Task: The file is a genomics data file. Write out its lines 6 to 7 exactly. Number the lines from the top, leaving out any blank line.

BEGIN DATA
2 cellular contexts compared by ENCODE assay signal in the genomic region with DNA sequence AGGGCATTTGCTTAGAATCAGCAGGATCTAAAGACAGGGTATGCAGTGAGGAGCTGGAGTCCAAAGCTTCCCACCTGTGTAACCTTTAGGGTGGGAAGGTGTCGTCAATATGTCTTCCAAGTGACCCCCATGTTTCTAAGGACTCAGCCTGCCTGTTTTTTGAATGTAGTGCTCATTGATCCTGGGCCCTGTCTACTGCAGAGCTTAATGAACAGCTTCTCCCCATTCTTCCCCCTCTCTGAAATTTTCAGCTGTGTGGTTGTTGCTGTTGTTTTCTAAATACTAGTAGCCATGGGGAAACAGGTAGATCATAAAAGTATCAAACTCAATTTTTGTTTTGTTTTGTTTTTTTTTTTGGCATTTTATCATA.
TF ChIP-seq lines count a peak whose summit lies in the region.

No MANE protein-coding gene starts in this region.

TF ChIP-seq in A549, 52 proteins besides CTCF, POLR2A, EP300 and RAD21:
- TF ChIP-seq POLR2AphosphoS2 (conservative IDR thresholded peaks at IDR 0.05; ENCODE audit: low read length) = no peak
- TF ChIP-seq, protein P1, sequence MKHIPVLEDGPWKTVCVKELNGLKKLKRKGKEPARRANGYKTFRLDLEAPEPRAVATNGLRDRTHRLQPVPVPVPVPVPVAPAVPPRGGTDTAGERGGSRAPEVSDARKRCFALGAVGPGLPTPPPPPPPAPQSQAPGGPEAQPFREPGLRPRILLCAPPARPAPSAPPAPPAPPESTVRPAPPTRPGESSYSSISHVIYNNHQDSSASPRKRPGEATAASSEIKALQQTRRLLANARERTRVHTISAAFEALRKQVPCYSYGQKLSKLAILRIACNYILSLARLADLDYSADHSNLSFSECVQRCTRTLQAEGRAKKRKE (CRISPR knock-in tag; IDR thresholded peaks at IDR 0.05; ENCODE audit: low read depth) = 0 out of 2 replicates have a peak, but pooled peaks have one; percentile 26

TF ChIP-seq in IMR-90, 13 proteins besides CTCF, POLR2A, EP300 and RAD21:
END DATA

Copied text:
- TF ChIP-seq, protein P1, sequence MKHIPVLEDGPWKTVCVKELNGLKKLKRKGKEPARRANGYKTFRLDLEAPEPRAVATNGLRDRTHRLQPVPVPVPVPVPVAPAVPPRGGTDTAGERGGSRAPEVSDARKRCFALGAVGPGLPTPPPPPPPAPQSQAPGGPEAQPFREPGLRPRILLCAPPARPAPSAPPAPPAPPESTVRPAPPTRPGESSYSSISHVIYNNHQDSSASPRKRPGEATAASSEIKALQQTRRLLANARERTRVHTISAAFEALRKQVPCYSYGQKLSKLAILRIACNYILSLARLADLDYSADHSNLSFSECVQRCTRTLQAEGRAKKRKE (CRISPR knock-in tag; IDR thresholded peaks at IDR 0.05; ENCODE audit: low read depth) = 0 out of 2 replicates have a peak, but pooled peaks have one; percentile 26

TF ChIP-seq in IMR-90, 13 proteins besides CTCF, POLR2A, EP300 and RAD21: